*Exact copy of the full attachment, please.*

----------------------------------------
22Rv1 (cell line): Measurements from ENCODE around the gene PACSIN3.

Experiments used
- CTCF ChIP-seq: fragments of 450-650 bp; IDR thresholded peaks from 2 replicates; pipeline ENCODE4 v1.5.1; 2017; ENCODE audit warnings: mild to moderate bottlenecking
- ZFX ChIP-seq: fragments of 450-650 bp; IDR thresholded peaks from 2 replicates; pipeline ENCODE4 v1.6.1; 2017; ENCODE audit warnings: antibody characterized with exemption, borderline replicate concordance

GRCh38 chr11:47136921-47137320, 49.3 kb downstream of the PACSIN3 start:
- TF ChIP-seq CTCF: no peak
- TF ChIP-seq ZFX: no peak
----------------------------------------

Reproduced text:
22Rv1 (cell line): Measurements from ENCODE around the gene PACSIN3.

Experiments used
- CTCF ChIP-seq: fragments of 450-650 bp; IDR thresholded peaks from 2 replicates; pipeline ENCODE4 v1.5.1; 2017; ENCODE audit warnings: mild to moderate bottlenecking
- ZFX ChIP-seq: fragments of 450-650 bp; IDR thresholded peaks from 2 replicates; pipeline ENCODE4 v1.6.1; 2017; ENCODE audit warnings: antibody characterized with exemption, borderline replicate concordance

GRCh38 chr11:47136921-47137320, 49.3 kb downstream of the PACSIN3 start:
- TF ChIP-seq CTCF: no peak
- TF ChIP-seq ZFX: no peak